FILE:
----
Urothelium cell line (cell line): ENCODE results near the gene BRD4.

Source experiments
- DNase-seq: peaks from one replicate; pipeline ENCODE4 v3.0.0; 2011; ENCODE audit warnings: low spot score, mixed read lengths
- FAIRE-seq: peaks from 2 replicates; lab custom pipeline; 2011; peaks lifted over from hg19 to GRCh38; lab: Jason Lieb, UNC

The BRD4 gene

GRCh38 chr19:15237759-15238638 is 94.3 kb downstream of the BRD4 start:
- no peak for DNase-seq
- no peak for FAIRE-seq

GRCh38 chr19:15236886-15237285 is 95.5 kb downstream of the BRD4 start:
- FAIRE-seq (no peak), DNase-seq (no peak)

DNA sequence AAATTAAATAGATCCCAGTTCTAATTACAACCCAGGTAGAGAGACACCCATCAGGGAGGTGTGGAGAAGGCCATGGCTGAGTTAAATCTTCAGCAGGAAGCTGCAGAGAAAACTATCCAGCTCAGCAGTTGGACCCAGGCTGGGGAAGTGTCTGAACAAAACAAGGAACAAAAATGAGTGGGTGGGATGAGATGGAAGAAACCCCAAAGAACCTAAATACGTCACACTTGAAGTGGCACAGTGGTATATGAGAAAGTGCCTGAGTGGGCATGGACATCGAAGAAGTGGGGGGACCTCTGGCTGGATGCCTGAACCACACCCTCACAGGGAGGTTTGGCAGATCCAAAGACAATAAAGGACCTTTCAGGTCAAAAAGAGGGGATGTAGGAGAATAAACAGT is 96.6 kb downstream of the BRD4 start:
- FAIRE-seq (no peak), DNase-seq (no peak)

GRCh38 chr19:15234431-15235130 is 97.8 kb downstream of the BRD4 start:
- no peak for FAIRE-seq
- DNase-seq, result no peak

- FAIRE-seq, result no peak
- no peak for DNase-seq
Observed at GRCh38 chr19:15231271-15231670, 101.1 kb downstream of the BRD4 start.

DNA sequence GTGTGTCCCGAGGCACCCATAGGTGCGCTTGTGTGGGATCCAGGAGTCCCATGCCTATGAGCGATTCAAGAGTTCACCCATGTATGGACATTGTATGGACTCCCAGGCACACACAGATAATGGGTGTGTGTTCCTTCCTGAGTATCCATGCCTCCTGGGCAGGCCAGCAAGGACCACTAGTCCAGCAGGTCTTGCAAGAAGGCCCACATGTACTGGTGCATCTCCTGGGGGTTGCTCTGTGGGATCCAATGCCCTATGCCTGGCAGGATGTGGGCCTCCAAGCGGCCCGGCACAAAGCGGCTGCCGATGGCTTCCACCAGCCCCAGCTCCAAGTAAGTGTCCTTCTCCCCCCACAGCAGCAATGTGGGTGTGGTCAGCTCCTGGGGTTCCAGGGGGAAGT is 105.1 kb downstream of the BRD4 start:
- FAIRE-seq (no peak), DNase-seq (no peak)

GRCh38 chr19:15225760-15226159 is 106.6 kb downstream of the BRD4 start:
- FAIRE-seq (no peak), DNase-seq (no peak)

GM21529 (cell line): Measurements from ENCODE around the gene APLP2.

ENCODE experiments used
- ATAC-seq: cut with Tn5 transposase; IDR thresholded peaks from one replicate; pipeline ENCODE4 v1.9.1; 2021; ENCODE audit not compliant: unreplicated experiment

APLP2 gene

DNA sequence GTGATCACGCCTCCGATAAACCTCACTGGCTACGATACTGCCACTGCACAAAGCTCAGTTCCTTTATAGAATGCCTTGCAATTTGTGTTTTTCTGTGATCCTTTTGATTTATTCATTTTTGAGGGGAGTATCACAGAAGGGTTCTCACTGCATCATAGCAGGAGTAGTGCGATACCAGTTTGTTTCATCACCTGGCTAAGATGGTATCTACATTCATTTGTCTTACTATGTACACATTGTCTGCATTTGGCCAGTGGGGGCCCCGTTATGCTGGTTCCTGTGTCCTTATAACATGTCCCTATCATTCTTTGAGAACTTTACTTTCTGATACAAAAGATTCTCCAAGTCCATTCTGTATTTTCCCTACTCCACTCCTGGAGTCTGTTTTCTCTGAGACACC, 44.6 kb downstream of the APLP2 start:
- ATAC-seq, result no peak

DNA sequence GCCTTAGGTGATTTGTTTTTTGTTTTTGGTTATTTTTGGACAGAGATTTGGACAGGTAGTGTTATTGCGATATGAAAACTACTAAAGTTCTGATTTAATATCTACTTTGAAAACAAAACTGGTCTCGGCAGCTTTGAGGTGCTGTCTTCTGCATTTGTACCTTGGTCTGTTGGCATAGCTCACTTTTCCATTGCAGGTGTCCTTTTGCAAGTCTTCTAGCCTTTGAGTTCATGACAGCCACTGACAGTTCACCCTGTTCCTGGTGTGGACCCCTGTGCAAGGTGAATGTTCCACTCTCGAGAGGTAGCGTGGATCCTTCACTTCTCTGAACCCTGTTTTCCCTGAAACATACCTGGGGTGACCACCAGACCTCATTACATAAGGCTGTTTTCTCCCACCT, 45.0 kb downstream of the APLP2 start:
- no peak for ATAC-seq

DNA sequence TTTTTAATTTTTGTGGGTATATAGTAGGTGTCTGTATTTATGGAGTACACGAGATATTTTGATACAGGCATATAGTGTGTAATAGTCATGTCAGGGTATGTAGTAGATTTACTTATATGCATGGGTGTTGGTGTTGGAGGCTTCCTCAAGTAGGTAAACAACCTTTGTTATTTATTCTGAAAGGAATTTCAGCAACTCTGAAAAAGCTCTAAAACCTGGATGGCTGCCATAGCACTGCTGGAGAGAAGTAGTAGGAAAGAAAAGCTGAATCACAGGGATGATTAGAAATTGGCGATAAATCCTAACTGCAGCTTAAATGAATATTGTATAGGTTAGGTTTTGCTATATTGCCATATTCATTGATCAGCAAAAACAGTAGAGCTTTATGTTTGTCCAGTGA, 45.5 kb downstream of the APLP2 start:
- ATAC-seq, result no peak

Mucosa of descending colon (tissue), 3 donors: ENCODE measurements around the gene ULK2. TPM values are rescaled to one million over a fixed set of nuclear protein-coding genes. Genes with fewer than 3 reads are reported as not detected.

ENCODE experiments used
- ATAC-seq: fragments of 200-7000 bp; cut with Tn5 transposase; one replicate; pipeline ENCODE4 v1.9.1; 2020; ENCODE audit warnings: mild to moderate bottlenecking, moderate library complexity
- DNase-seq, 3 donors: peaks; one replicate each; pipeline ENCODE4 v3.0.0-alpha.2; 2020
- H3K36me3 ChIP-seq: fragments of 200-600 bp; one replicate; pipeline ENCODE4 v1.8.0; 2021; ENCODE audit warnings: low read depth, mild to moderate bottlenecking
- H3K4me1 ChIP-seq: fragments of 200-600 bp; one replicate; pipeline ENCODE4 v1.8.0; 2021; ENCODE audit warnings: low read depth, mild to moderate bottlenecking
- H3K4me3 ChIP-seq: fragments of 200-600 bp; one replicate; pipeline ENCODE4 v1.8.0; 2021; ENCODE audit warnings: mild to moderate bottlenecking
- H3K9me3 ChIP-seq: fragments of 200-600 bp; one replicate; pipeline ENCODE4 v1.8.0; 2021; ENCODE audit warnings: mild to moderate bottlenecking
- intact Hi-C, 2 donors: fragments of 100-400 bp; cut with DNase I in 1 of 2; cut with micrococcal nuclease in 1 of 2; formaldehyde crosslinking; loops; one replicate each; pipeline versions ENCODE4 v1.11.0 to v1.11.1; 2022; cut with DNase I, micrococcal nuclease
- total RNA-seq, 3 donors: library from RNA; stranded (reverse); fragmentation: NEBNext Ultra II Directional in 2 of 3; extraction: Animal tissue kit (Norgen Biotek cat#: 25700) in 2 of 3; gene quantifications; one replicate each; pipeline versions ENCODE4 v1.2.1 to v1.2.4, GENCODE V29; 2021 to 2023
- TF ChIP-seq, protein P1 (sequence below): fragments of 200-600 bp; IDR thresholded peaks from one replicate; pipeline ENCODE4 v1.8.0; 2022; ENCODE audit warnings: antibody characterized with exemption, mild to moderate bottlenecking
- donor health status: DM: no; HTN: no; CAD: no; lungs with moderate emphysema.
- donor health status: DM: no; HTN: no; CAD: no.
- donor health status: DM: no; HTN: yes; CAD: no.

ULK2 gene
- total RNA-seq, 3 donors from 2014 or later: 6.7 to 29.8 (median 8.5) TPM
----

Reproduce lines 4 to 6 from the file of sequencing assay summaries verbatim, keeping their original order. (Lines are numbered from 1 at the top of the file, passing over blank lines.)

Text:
- FAIRE-seq: peaks from 2 replicates; lab custom pipeline; 2011; peaks lifted over from hg19 to GRCh38; lab: Jason Lieb, UNC

The BRD4 gene

GRCh38 chr19:15237759-15238638 is 94.3 kb downstream of the BRD4 start: